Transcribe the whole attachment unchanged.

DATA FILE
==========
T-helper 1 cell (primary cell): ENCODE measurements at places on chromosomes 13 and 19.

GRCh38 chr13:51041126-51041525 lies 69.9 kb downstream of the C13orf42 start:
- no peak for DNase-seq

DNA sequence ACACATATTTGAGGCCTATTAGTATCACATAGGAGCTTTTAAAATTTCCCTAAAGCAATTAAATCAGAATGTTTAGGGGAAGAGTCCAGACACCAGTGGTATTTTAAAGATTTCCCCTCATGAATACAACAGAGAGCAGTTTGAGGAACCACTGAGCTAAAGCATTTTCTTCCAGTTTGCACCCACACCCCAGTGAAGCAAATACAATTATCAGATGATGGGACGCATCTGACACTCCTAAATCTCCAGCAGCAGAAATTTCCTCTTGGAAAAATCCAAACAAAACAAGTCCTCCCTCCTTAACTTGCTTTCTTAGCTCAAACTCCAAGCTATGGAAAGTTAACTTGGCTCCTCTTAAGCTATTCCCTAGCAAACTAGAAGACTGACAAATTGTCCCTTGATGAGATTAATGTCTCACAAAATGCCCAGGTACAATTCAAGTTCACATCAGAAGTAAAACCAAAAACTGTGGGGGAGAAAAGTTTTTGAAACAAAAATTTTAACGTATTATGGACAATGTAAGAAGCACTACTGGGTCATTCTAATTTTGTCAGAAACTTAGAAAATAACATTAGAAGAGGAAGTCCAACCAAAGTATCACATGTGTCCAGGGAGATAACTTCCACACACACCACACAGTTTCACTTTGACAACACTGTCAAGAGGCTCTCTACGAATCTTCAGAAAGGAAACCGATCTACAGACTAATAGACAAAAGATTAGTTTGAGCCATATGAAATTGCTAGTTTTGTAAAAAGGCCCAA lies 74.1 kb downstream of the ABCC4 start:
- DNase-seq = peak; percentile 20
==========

T-helper 1 cell (primary cell): ENCODE measurements at places on chromosomes 13 and 19.

GRCh38 chr13:51041126-51041525 lies 69.9 kb downstream of the C13orf42 start:
- no peak for DNase-seq

DNA sequence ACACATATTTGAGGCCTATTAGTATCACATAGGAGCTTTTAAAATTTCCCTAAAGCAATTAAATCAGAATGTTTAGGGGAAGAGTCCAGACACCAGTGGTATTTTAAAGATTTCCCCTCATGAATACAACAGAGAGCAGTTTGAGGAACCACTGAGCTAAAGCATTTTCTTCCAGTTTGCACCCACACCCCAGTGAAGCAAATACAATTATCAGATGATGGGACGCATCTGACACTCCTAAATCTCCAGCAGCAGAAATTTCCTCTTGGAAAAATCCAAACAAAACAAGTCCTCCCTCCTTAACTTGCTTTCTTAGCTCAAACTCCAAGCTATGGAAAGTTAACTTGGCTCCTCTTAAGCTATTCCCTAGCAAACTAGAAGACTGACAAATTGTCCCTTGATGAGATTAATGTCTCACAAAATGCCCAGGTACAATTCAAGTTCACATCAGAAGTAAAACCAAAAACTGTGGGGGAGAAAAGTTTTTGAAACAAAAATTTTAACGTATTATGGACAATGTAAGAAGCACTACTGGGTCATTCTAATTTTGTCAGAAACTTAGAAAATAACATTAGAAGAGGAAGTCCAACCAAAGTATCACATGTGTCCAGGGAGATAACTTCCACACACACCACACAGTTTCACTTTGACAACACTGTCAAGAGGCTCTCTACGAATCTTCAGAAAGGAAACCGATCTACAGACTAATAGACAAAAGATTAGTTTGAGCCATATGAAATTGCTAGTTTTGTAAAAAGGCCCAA lies 74.1 kb downstream of the ABCC4 start:
- DNase-seq = peak; percentile 20